Microsoft Office Tutorials and References
In Depth Information
The text you type should be short; it appears only at the start of the line.
4. Press the Tab key.
The insertion pointer hops over to the center tab stop.
5. Type the text to center.
As you type, the text is centered on the line. Don’t type too much; remember that the center tab is
a single-line thing.
6. Press Enter to end the line of text.
Obviously, if you want only to center text on a line, centering the entire paragraph is a better choice;
see Chapter 11 . Otherwise, this technique finds itself used mostly in page headers and footers, which
are covered in Chapter 14 . Look there for an additional example.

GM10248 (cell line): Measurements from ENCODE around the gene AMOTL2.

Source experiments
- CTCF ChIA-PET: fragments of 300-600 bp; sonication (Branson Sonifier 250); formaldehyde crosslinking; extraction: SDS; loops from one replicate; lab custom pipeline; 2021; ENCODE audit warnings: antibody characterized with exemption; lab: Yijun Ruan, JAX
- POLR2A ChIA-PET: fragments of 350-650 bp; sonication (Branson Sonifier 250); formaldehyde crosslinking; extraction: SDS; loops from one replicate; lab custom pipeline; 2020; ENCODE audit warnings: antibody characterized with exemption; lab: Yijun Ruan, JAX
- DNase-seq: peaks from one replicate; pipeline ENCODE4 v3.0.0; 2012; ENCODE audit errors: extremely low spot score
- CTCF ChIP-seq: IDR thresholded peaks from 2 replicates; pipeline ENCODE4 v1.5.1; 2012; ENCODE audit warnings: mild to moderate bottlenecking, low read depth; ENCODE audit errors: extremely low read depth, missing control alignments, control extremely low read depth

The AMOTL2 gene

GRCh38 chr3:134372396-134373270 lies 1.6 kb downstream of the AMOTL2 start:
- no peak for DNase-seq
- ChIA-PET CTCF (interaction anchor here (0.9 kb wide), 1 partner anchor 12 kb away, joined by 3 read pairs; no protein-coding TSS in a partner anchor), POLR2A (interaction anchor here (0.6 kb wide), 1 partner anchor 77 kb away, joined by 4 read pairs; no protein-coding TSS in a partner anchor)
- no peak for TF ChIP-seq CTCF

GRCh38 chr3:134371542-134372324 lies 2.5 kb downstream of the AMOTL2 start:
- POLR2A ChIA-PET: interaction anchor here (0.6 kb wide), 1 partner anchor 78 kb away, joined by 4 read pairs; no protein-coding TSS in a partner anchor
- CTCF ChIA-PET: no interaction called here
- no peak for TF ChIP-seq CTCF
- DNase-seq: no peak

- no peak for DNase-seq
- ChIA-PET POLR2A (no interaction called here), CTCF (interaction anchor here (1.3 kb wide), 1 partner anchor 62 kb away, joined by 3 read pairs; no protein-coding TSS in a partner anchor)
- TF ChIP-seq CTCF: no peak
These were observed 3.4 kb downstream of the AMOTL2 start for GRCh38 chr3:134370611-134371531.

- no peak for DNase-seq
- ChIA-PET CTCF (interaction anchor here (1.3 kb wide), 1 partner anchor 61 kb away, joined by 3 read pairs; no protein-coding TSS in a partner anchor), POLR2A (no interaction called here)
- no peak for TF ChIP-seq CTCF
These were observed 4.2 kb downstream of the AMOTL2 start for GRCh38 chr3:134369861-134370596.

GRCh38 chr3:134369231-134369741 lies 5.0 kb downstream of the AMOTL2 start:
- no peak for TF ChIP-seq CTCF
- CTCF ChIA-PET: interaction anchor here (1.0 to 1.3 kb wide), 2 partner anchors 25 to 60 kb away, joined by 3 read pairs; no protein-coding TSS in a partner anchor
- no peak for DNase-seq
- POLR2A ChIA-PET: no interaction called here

The Right Tab Stop
A right tab seems useless until you’ve seen one in action. You use it to right-justify text at a tab stop,
allowing a single line of text to contain both right- and left-justified text. You’ve probably seen such
a thing but never thought you could create it easily. Read this section and discover how it’s done.
As with the other unusual tab stops, the right tab stop works best on a single line of text.
The following two sections assume that the ruler is visible. To show the ruler, click the View
tab and ensure that a check mark appears by the Ruler item in the Show group.
Making a right-stop, left-stop list
To create a centered, 2-column list with a right tab stop and a left tab stop, shown in Figure 12-5 ,
obey these steps:
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